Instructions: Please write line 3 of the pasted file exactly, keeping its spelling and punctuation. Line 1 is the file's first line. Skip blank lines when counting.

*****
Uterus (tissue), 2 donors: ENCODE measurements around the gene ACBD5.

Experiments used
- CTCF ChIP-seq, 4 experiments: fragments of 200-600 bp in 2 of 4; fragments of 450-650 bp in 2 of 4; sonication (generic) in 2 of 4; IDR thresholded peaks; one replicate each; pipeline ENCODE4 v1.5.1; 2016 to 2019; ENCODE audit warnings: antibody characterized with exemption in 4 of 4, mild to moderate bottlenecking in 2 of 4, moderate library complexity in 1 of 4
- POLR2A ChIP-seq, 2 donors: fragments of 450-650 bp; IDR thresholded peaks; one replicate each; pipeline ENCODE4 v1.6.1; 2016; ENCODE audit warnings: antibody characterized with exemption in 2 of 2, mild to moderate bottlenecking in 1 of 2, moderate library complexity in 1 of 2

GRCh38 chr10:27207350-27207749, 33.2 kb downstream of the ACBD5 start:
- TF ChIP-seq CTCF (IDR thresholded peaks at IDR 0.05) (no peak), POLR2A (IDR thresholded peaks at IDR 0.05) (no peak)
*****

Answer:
- CTCF ChIP-seq, 4 experiments: fragments of 200-600 bp in 2 of 4; fragments of 450-650 bp in 2 of 4; sonication (generic) in 2 of 4; IDR thresholded peaks; one replicate each; pipeline ENCODE4 v1.5.1; 2016 to 2019; ENCODE audit warnings: antibody characterized with exemption in 4 of 4, mild to moderate bottlenecking in 2 of 4, moderate library complexity in 1 of 4